5 Simple Split Active Flexibility Drills For Better Leaps and Jumps

Full splits are something many gymnasts and other aesthetic-based sports are trying to achieve.  While many people rely on static or dynamic stretching to make changes (which is helpful) the reality is that without any strength or active flexibility drills, those newfound improvements won’t show up in skill. I see so many gymnasts who are frustrated because they are dedicated to daily stretching but still struggle to get good scores or hip their leap/jump angles. In this blog post, I want to share 5 of my favorite active flexibility split drills to help with this.

Before we dive in though, if you are a gymnastics coach working in gymnastics and looking for the best flexibility tips, be sure to sign up for the 2023 SHIFT Symposium where we will have a few incredible lectures on this topic alongside 10 event-specific topics.

But let’s dive in!

5. Pyramid Leg Lift Progressions

This is by far my favorite drill that I see often underused. I like it because it is easily applied to a large group of athletes, and can be easily scaled based on who is more or less advanced.

To set this up, simply place 3-4 mats of progressively higher height next to each other in front of a beam or wall. Then, have athletes stand with their back or side flat against that surface based on what variation you are working. Cue the athlete to keep their hips square, lift their leg above the next block height, hold for 2 seconds, lower their leg, then move their body down.

You can do 2-3 sets of 10 front, side, and back in a 10-minute circuit.

4. Curled Up Hip Lifts

While the front leg of splits/jumps usually gets the most attention, the back leg is most commonly the source of deductions or form errors. This is often because gymnasts either lack back leg hip/flexor quad mobility, or the lack strength to actually get their lift to a fully flat 180 angle.

For the first issue, regular foam rolling, quad stretching, and eccentric split squats are my favorite approach. If you want specific circuits for this, check out our free resource library to download a useful PDF!

For those who have decent passive flexibility of the back leg but struggle with hamstring/glute strength, I love this simple curled-up hip lift exercise.

To do this, simply have the athlete kneel on the edge of a block and fully curl up into a ball. Then, drop one leg back off the block. From here, while keeping the core braced, the athlete will then raise their back leg up as far as they can using their glute and hamstring muscles but not allowing their chest to rise. This position really forces the hip muscles to do all the work, instead of the lower back arching/compensating.


This can also be done in a straddle type motion.


A few sets of 10 is a great place to start, and if the athlete struggles they can bend their back leg.

3. Reptile Slides

Continuing on the idea of straddle/pancake type active flexibility, reptile slides are another one of my go to drills. It again tries to force the athlete to use their glutes and deep hip rotator muscles for the work instead of using momentum or compensation.

For this, have the athlete lay on their stomach with their hands under their head. Keeping the core braced and hips as square as possible facing the floor, instruct the athlete to bring their knee up to try and touch the same side elbow.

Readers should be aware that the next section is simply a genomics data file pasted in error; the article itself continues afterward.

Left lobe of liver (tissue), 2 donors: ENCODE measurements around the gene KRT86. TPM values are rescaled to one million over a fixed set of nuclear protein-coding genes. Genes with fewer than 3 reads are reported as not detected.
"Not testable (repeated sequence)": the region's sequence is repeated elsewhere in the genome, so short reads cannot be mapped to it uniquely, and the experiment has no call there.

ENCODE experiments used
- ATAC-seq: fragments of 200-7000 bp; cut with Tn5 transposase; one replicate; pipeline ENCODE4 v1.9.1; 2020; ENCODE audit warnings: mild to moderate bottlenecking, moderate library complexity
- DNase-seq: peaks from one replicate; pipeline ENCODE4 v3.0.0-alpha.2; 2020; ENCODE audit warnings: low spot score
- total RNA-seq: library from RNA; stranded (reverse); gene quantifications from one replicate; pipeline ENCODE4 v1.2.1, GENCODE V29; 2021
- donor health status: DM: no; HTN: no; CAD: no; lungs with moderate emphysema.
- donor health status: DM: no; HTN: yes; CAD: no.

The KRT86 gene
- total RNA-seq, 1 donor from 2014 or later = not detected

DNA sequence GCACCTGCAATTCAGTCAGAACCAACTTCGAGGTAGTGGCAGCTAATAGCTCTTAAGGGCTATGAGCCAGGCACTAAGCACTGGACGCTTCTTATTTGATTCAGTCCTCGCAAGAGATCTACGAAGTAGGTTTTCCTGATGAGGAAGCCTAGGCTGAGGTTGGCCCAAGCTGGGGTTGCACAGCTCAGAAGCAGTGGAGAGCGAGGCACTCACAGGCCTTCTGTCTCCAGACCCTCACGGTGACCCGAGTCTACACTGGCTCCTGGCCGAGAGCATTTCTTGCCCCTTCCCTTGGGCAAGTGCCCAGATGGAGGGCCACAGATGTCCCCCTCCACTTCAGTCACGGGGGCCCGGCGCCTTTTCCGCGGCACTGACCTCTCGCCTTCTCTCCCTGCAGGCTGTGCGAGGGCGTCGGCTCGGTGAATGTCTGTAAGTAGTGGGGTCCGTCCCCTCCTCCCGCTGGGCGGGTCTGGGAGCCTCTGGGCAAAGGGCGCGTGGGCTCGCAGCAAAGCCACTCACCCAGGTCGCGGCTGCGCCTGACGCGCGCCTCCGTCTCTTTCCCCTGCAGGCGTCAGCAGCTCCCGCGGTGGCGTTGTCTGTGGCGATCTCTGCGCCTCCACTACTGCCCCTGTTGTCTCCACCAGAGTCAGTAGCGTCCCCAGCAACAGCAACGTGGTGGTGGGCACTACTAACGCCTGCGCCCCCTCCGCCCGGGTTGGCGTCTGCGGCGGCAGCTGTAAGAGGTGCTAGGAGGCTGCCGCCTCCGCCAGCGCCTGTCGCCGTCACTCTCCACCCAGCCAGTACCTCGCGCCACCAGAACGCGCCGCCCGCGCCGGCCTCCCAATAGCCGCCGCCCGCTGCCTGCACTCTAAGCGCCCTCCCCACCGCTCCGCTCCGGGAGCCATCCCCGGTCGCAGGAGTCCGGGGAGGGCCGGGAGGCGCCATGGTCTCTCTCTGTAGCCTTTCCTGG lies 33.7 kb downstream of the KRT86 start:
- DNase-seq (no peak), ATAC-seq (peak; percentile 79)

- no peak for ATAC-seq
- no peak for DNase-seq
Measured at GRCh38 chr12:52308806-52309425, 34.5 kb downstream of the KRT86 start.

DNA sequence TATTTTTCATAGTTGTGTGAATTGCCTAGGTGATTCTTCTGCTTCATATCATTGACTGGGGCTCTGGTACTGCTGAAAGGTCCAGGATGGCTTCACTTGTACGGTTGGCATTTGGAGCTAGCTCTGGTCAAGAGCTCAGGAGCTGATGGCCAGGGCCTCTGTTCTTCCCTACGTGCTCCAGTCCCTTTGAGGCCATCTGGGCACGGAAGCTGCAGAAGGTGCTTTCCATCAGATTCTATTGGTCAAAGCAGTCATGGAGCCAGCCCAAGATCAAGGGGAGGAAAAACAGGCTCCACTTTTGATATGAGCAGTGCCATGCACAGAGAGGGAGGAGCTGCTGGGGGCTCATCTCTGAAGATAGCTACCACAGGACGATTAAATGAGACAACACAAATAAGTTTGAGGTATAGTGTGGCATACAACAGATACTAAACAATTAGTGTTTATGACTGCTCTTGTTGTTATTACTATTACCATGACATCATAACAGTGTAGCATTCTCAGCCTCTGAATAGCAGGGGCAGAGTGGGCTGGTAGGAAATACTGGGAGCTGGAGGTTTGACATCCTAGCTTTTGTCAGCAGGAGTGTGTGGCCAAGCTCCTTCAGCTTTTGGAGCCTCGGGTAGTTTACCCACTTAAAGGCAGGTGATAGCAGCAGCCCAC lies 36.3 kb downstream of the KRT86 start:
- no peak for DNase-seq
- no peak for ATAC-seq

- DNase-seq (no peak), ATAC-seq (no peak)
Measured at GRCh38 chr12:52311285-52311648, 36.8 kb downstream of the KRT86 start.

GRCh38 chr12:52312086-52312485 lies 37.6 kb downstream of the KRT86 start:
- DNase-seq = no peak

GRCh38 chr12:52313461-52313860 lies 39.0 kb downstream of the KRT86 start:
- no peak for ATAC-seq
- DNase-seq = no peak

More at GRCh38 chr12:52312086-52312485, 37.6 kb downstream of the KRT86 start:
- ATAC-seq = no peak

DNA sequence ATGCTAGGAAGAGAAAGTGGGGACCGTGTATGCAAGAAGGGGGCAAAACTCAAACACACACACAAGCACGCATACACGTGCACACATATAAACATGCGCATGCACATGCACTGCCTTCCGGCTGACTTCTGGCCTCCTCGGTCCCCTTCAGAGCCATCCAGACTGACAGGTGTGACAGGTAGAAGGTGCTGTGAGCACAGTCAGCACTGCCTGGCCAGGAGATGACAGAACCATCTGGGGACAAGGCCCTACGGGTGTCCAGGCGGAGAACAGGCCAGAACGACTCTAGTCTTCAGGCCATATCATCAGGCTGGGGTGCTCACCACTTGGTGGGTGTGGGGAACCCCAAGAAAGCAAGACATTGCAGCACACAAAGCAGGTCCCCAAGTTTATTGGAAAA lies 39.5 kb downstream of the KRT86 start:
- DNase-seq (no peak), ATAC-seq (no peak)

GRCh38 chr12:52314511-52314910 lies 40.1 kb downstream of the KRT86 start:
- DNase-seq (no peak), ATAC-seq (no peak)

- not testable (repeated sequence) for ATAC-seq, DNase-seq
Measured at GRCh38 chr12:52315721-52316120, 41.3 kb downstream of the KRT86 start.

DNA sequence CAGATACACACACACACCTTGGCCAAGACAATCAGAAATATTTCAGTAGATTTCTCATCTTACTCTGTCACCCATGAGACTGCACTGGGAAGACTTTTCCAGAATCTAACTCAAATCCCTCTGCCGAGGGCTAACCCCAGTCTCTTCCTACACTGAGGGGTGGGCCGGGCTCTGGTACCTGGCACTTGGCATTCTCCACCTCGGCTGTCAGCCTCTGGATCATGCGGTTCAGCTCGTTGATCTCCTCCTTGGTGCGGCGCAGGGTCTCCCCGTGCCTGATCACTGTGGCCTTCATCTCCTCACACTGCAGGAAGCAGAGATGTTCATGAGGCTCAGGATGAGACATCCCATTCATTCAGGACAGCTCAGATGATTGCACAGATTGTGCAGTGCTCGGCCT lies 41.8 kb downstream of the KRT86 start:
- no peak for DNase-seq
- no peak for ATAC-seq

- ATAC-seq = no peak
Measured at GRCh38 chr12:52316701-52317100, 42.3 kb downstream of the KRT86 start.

While it might be very hard to actually hit it, the emphasis on this will force them to use their obliques, glute muscles, and deep hip rotators to do the work.

To make these easier, try adding a slider under the gymnast’s knee to help. To make these harder, just straighten the leg out.


2. Standing Hip Circles

To combine many of the drills above, and develop overall hip strength in gymnastics-specific ways, standing hip circles can be super effective.

Have a gymnast stand facing towards or next to a balance beam that is just below hip height, depending on if you want to work forward or straddling motions.

With the hands on the head and hips square, have the athlete slowly raise their leg up, move it over the beam, open their hip as much as possible, and then return to the start position.

All of the emphasis should be on the core working as much as possible, without any momentum or swinging. A few sets of 5 circles on each leg are usually enough to get the hips tired.

1. Tumbl Trak/Trampoline Jumps & Banded Kicks

Had to do a little two-for-one bonus at the end here, as both of these drills are my all-time favorites for working full split/straddle jumps in gymnastics-specific ways.

For the first exercise, use a trampoline or Tumbl Trak. Have the athlete repeat a series of jump, jump, split leap right then jump, jump, split leap left, then jump, jump straddle. In this case, we are trying to maximize jump height so that the athlete can snap into the full 180 positions they have been building strength to achieve.

In the second exercise, use a long elastic band anchored to the feet. Have the athlete lie down, and then while keeping one leg straight and extended down, snap the other leg up in a split motion, then back down. This can be repeated for front kicks, side kicks, and back kicks.

Both of these are very simple to do, yet help carry all the flexibility and strength gains from above over to skill work.


From here, it’s all about technique, drills, and drilling those basics! You can add these in as side stations on events, or to a warm-up, or as a separate circuit on lighter practice days.

Remember, if this information was interesting and you want to learn more be sure to sign up for the 2023 SHIFT Symposium where we will have 30+ gymnastics lectures from 30 speakers over 3 days for the most cutting-edge techniques!



Hope this was helpful,

– Dave

Dr. Dave Tilley DPT, SCS
CEO/Founder of SHIFT